First, small cities in Iran are generally apolitical. Second, small cities tend to be more religious, so the Islamic Republic’s restrictive policies on social issues — a major source of dissatisfaction for the middle-class population of big cities — do not concern most inhabitants. Third, since residents know one another and are aware of each other’s activities in small localities, joining anti-government protests in small cities mean they are more likely to be identified and arrested by the government. This makes anti-government protests extremely costly in small cities.

The researcher posits economic causes. Of 32 cities that the studies, “the unemployment rate in 81% of small cities that joined protests is higher than the official average of the country, which is 12.7%”. But he also cites environmental concerns and adds that economic motives cannot be separated from political issues:

The unexpected involvement of towns and small cities in the recent demonstrations exhibits how unemployment can become a basis of political action and trigger radical anti-government protests that challenge the entire political system.

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8 COMMENTS

  1. Iran’s atomic bombs are being assembled in North Korea. Iranian technicians and IRGC personnel have been spotted in North Korea. NK makes a lot of money, and Iran gets to learn how to make the bombs and the rockets, and run its centrifuges there free of inspection. It is a win-win for them. This possibility has been reported in the press, but is unclear how extensive this program may be.

  2. “Iran is concerned about ongoing US sanctions, despite the deal, which may be expanded by the Trump Administration. The restrictions have hindered Iranian economic recovery, adding to pressure that has been seen in recent protests across the country.”
    .
    There has been no economic recovery for Iran because the Iranians have spent their money on war against the Syrian people. Then of course there is Yemen and ––!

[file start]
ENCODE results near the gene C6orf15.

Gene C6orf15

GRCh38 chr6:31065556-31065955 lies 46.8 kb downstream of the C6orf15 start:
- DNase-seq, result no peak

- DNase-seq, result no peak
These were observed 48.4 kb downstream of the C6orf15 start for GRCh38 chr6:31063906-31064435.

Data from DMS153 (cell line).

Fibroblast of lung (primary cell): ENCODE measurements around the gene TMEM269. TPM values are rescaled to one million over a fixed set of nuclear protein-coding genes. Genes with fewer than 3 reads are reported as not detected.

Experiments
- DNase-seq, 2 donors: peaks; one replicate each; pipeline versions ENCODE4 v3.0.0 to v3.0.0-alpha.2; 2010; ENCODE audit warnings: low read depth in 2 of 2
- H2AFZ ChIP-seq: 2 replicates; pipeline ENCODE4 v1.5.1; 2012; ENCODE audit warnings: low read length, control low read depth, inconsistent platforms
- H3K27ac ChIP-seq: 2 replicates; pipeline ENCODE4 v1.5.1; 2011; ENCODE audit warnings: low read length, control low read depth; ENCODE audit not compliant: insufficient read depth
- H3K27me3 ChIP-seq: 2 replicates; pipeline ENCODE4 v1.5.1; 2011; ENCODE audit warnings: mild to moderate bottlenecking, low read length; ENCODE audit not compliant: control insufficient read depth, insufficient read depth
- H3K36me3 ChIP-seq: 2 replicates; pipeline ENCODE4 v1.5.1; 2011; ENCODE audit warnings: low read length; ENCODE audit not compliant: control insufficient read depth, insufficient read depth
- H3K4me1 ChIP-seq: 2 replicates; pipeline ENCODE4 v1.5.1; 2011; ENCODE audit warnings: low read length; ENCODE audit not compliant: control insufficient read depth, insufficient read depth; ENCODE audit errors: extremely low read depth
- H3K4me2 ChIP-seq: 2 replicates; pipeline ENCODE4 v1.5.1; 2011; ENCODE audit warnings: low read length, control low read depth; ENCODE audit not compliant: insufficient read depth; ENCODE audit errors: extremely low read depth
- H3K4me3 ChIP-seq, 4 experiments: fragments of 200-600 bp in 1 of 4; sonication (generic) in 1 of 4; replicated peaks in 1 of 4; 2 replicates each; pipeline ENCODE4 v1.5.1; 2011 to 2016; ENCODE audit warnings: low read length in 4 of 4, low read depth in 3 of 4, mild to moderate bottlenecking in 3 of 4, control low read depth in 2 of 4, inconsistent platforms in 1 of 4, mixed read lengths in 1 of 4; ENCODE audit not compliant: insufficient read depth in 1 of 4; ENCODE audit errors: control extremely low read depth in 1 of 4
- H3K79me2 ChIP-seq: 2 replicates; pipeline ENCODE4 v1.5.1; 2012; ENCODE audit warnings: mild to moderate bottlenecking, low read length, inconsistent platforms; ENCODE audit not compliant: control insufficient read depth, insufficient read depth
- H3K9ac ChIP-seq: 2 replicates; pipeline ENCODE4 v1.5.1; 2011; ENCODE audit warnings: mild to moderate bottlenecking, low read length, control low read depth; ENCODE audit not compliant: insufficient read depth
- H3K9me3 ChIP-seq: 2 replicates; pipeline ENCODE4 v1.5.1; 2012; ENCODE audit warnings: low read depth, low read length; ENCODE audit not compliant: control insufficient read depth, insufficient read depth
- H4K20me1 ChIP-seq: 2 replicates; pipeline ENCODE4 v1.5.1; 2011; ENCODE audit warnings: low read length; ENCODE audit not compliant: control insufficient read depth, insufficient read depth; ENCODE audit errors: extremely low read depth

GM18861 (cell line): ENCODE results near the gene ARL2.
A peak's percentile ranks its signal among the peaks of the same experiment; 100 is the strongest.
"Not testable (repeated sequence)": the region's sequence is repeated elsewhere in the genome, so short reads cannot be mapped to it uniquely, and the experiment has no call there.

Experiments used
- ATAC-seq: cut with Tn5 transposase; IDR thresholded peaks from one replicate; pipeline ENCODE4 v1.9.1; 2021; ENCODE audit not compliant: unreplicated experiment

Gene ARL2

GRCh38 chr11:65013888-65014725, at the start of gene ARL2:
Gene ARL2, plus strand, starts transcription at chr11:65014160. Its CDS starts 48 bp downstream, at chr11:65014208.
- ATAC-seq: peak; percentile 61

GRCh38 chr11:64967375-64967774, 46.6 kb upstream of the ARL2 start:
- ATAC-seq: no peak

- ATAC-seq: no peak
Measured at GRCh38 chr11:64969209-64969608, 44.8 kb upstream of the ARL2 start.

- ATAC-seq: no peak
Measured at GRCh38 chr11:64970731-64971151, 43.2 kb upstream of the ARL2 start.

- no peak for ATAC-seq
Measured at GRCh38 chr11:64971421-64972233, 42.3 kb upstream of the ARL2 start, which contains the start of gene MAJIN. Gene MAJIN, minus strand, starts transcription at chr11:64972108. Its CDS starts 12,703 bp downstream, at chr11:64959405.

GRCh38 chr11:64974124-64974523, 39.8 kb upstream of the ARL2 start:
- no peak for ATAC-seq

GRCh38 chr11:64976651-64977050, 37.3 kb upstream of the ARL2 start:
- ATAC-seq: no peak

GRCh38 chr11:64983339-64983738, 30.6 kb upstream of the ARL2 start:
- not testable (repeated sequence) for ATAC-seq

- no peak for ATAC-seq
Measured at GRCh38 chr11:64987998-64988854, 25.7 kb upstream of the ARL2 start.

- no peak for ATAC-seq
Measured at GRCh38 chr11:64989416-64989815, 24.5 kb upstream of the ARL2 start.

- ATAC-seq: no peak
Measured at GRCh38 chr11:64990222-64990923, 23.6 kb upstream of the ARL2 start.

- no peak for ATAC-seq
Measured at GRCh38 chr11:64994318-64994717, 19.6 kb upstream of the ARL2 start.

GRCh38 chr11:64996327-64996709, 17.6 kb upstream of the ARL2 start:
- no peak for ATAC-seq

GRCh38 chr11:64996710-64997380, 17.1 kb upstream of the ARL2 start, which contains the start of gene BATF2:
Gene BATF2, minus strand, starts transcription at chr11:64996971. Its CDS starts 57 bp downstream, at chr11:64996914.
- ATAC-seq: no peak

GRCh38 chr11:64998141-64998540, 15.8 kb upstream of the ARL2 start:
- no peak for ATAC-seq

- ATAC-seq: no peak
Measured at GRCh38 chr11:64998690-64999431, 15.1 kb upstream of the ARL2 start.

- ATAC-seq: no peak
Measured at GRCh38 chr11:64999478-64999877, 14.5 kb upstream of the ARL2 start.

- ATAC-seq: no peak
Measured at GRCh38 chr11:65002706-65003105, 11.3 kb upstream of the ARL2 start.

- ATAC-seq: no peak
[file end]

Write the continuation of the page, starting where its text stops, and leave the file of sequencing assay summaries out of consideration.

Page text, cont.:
3. Full Trump statement on Iran: https://www.timesofisrael.com/full-text-of-trumps-statement-on-iran-nuclear-deal/

    “I am open to working with Congress on bipartisan legislation regarding Iran. But any bill I sign must include four critical components.

    First, it must demand that Iran allow immediate inspections at all sites requested by international inspectors.

    Second, it must ensure that Iran never even comes close to possessing a nuclear weapon.

    Third, unlike the nuclear deal, these provisions must have no expiration date. My policy is to deny Iran all paths to a nuclear weapon—not just for ten years, but forever.

    If Iran does not comply with any of these provisions, American nuclear sanctions would automatically resume.”

    This is a last chance. In the absence of such an agreement, the United States will not again waive sanctions in order to stay in the Iran nuclear deal.

    May 12th is the final deadline. Make a note of that in your calendar.

  4. “Data Establishes Protests in Almost All Iranian Cities”

    Not really, The word for city/town in Persian is “شهر” . This can mean a city the size of Tehran, with 8 million, or it can mean a “city” the size of Ezgeleh in Kermanshah (almost destroyed by the recent earthquake) with just 1,500 souls. There are well over 1000 “cities” across Iran and so the figure of 72 represents just a small fraction. However, it is true that the recent protests were far more widespread throughout the country than the Green Movement protests of 2009, largely confined to Tehran and a few other places, ever were.